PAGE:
Generation of a Business Model to Help Address Food and Nutrition Security in the Baie Verte Peninsula
Food and nutrition security (or lack thereof) has many implications for the physical and mental health of people who live in communities where access to sufficient nutritious food is inadequate. The Project aimed to address local food production by generating a business model for a commercially viable social enterprise, which could help provide a scalable and transferable solution to food and nutrition security in the Baie Verte Peninsula. The Project used two different but interrelated methodologies to complete the Project’s deliverables. To design the business model for the social enterprise, the Project used the lean start-up methodology. The lean start-up methodology prescribes an iterative process by which the Project formulated and validated the different problem, product, and customer hypotheses throughout the Project’s lifecycle. The lean start-up methodology is becoming a pervasive part of entrepreneurial communities although its application for social innovations has been sporadic. The Project was among the first to try this approach in the context of food and nutrition security. To help develop the proposed solution to the aforementioned problem, the Project employed the translational research & development methodology. The translational research & development methodology is a structured framework based on best practices that greatly improves the likelihood of delivering a product in time, within budget, and to specification. It explains how to initiate, plan, execute, and close a translational research & development project conducted within an academic institution with the intent of bringing a product to market.
At the heart of the business model is the value proposition, which comprises the benefits that the community can expect from the social enterprise, i.e., products and services that will help address the need for adequate and reliable access to quality and healthy produce. To help deliver the value proposition to the community, the Project designed and proposed an offering based on the urban farming solution developed by Greenspace Urban Farms—an award-winning student-operated social enterprise that offers lowest-cost alternatives to urban farming initiatives by building systems from upcycled industrial materials. These systems are highly customizable, allowing for the design of very efficient units that can use hydroponic or soil-based alternatives to provide a rich variety of crops. To help scale and transfer the proposed solution to the entire Baie Verte Peninsula (and beyond), the Project designed a path to commercialization by following an ecosystem approach. Sequencing the commercialization of an innovation based on this strategy involves three components: minimum viable footprint, staged expansion, and ecosystem carryover. The Project designed but did not implement the staged expansion and ecosystem carryover phases. These will be part of the social enterprise’s future activities.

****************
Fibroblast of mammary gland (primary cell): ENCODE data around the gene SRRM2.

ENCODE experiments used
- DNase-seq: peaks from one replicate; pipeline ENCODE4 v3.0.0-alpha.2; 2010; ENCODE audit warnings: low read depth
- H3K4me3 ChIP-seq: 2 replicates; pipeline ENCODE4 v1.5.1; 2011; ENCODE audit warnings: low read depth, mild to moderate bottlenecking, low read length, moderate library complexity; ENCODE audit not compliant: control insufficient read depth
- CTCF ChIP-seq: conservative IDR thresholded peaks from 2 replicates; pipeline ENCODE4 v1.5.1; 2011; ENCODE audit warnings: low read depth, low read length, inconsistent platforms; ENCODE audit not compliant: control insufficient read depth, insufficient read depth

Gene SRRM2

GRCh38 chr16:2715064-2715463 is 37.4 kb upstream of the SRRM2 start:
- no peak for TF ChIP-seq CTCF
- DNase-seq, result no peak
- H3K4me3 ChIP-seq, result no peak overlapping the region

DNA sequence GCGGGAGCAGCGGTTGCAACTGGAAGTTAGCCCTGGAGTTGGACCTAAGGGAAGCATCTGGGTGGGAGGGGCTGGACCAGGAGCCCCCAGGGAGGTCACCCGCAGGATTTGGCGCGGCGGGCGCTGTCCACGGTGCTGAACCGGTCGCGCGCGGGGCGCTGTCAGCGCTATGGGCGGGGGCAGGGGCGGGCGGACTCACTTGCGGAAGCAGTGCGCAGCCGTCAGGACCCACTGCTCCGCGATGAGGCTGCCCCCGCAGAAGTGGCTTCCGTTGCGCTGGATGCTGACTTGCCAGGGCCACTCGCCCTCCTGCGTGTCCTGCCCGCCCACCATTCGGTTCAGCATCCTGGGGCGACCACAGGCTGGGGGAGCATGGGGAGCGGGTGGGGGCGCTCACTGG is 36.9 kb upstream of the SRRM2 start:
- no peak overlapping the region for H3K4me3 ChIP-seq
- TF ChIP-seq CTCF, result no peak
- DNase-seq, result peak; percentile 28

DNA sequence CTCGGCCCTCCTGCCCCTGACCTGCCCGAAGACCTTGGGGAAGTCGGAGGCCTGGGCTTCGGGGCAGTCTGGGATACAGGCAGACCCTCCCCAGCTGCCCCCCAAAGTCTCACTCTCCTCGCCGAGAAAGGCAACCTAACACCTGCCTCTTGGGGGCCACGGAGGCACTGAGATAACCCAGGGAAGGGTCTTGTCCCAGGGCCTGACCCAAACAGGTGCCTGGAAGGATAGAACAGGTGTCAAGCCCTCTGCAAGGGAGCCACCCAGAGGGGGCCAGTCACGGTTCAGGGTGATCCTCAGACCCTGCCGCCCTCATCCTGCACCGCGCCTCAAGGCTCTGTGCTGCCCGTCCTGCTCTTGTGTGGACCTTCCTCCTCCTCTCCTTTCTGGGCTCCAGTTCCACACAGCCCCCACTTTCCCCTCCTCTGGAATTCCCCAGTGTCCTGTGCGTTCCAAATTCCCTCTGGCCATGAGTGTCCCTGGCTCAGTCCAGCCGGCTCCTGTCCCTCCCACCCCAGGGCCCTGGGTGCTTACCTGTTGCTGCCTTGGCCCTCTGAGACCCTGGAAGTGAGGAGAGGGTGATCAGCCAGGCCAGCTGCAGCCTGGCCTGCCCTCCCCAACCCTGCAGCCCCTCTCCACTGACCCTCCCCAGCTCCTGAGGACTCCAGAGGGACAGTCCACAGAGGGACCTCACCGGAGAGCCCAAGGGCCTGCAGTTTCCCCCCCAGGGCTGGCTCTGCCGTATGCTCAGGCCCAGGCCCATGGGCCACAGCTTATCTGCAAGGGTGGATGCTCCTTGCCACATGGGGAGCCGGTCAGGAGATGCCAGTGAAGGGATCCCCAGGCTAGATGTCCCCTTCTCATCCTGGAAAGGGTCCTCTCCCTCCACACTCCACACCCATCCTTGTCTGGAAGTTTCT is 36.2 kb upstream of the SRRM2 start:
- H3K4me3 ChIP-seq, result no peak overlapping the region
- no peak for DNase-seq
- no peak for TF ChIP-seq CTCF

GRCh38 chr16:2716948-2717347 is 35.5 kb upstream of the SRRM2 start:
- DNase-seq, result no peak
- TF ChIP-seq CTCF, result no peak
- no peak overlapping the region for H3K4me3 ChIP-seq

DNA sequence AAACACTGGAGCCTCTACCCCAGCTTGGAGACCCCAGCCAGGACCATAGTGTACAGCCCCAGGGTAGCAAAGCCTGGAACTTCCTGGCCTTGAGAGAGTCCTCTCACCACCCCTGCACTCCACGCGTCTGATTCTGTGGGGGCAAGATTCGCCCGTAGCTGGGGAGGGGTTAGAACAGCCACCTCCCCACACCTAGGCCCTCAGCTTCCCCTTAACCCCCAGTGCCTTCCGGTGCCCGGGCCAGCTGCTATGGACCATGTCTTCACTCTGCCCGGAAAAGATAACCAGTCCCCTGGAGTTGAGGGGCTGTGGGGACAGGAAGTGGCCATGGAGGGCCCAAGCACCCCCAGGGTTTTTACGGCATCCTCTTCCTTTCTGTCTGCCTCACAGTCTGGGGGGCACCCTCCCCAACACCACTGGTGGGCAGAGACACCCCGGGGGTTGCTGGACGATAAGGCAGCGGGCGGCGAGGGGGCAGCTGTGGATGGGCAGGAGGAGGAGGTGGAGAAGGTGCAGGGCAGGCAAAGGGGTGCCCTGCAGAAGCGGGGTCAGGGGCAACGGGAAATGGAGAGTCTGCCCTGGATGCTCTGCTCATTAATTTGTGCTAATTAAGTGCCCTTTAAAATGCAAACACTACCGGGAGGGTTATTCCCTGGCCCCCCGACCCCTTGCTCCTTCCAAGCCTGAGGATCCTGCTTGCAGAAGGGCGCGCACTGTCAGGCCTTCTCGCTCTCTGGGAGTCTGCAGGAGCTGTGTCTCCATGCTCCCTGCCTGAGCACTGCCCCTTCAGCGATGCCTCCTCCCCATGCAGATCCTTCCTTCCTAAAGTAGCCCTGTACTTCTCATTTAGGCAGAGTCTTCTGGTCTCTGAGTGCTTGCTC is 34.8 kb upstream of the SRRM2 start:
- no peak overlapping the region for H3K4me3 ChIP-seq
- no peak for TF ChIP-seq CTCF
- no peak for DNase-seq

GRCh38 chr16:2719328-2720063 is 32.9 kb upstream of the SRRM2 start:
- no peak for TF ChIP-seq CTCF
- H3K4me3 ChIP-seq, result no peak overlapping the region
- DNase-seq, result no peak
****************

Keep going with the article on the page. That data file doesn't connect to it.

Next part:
Food and nutrition security in rural Newfoundland and Labrador is a very difficult problem. The problem has persisted over the years precisely because it resists easy solutions. The Project does not claim to have solved the problem of food and nutrition security in the Baie Verte Peninsula, far from it! The Project attempted to “make a dent in the universe” of the problem by employing and proposing new, alternatives ways of confronting and dealing with food and nutrition security in the Baie Verte Peninsula. The main contribution of the Project is the framework that it leaves behind so that the community of the Baie Verte Peninsula can start implementing alternative methods for local food production. Furthermore, this report has been written as a comprehensive guide for other communities in rural Newfoundland and Labrador to follow suit and explore this “path less traveled” that could provide the desired results where other methods have failed.
The Project Team
See the full report here.